Just because a business does not make any money, does not mean that the stock will go down. For example, although software-as-a-service business Salesforce.com lost money for years while it grew recurring revenue, if you held shares since 2005, you'd have done very well indeed. But while history lauds those rare successes, those that fail are often forgotten; who remembers Pets.com?
Given this risk, we thought we'd take a look at whether Great Boulder Resources (ASX:GBR) shareholders should be worried about its cash burn. In this article, we define cash burn as its annual (negative) free cash flow, which is the amount of money a company spends each year to fund its growth. The first step is to compare its cash burn with its cash reserves, to give us its 'cash runway'.
How Long Is Great Boulder Resources' Cash Runway?
A company's cash runway is the amount of time it would take to burn through its cash reserves at its current cash burn rate. When Great Boulder Resources last reported its balance sheet in June 2022, it had zero debt and cash worth AU$9.1m. Importantly, its cash burn was AU$9.4m over the trailing twelve months. So it had a cash runway of approximately 12 months from June 2022. To be frank, this kind of short runway puts us on edge, as it indicates the company must reduce its cash burn significantly, or else raise cash imminently. You can see how its cash balance has changed over time in the image below.
How Is Great Boulder Resources' Cash Burn Changing Over Time?
Because Great Boulder Resources isn't currently generating revenue, we consider it an early-stage business. Nonetheless, we can still examine its cash burn trajectory as part of our assessment of its cash burn situation. The skyrocketing cash burn up 122% year on year certainly tests our nerves. That sort of spending growth rate can't continue for very long before it causes balance sheet weakness, generally speaking. Admittedly, we're a bit cautious of Great Boulder Resources due to its lack of significant operating revenues. So we'd generally prefer stocks from this list of stocks that have analysts forecasting growth.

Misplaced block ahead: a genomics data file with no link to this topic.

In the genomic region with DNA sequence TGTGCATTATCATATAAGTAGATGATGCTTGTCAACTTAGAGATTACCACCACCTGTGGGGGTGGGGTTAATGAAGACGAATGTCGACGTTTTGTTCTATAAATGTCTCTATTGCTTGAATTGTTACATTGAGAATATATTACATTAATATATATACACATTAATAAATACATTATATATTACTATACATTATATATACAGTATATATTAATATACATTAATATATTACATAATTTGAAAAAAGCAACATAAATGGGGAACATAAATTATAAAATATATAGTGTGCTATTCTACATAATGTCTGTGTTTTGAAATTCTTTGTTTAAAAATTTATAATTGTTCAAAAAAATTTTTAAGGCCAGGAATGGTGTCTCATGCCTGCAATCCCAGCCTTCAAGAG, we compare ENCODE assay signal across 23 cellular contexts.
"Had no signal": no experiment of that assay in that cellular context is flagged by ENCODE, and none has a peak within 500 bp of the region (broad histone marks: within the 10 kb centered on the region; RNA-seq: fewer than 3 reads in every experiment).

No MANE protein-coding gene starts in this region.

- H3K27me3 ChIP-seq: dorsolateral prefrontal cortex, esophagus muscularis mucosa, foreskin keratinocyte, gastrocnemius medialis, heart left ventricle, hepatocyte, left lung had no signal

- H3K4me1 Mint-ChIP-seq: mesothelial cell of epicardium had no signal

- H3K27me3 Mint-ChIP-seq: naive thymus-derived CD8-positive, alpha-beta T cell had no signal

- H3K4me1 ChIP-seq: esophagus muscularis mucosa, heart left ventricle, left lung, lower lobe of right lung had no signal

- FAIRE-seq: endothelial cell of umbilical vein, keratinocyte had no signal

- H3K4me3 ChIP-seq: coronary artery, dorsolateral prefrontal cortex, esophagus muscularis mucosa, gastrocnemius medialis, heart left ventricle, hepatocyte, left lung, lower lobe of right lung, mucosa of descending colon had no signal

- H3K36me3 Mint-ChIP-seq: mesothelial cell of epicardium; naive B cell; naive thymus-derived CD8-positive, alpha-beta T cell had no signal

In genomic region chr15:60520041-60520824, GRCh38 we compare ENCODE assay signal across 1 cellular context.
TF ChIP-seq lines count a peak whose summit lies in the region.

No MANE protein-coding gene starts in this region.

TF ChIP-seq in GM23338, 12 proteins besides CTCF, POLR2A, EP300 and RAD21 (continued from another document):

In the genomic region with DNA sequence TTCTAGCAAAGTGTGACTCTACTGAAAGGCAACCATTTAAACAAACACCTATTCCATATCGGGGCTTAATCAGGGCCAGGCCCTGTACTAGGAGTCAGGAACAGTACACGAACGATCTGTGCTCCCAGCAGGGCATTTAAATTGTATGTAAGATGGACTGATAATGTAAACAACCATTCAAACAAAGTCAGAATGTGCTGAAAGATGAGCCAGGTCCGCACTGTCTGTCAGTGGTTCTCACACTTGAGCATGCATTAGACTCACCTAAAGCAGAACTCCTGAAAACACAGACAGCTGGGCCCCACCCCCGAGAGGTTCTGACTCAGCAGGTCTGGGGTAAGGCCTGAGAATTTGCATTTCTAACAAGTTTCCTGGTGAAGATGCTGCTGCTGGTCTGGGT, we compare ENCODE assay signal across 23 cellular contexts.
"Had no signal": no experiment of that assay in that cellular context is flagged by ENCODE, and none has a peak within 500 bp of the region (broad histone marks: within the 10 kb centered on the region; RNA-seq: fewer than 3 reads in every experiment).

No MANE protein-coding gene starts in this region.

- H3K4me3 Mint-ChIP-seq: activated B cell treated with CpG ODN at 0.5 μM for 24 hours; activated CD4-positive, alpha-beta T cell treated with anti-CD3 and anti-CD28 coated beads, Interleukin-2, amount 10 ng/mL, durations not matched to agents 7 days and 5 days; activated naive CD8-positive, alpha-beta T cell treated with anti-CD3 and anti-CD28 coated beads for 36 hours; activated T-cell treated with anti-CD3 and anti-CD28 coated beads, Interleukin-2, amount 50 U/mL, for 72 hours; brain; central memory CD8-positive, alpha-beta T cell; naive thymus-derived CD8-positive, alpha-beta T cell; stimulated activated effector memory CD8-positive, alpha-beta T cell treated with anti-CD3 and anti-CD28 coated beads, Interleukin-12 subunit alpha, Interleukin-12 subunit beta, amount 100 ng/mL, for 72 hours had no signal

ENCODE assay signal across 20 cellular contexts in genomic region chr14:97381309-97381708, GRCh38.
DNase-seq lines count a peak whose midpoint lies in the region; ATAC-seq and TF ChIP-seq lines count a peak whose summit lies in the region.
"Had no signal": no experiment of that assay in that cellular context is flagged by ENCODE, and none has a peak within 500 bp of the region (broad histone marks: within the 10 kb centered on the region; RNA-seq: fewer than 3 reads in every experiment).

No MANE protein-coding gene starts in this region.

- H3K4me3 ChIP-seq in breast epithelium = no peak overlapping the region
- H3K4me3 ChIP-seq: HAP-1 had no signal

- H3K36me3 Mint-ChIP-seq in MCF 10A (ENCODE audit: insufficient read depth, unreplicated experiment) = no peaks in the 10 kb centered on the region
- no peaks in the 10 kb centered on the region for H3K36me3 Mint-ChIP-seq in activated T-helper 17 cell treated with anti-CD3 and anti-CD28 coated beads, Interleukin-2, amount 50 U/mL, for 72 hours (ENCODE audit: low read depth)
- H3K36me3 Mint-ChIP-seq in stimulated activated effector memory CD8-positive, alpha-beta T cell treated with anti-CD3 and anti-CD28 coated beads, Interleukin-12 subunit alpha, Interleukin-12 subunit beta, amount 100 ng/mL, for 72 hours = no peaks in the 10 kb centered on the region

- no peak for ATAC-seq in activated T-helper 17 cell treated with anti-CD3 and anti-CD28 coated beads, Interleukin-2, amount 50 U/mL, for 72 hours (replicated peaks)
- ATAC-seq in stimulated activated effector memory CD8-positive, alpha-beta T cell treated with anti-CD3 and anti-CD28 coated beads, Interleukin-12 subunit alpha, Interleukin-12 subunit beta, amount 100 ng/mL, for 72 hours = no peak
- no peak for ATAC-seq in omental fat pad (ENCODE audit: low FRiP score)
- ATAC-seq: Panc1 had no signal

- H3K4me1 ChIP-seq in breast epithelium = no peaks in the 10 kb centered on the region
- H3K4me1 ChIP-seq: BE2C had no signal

How Hard Would It Be For Great Boulder Resources To Raise More Cash For Growth?
Since its cash burn is moving in the wrong direction, Great Boulder Resources shareholders may wish to think ahead to when the company may need to raise more cash. Issuing new shares, or taking on debt, are the most common ways for a listed company to raise more money for its business. Many companies end up issuing new shares to fund future growth. By looking at a company's cash burn relative to its market capitalisation, we gain insight on how much shareholders would be diluted if the company needed to raise enough cash to cover another year's cash burn.
Great Boulder Resources has a market capitalisation of AU$39m and burnt through AU$9.4m last year, which is 24% of the company's market value. That's fairly notable cash burn, so if the company had to sell shares to cover the cost of another year's operations, shareholders would suffer some costly dilution.
How Risky Is Great Boulder Resources' Cash Burn Situation?
We must admit that we don't think Great Boulder Resources is in a very strong position, when it comes to its cash burn. Although we can understand if some shareholders find its cash runway acceptable, we can't ignore the fact that we consider its increasing cash burn to be downright troublesome. Looking at the factors mentioned in this short report, we do think that its cash burn is a bit risky, and it does make us slightly nervous about the stock. On another note, Great Boulder Resources has 5 warning signs (and 3 which are concerning) we think you should know about.
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This article by Simply Wall St is general in nature. We provide commentary based on historical data and analyst forecasts only using an unbiased methodology and our articles are not intended to be financial advice. It does not constitute a recommendation to buy or sell any stock, and does not take account of your objectives, or your financial situation. We aim to bring you long-term focused analysis driven by fundamental data. Note that our analysis may not factor in the latest price-sensitive company announcements or qualitative material. Simply Wall St has no position in any stocks mentioned.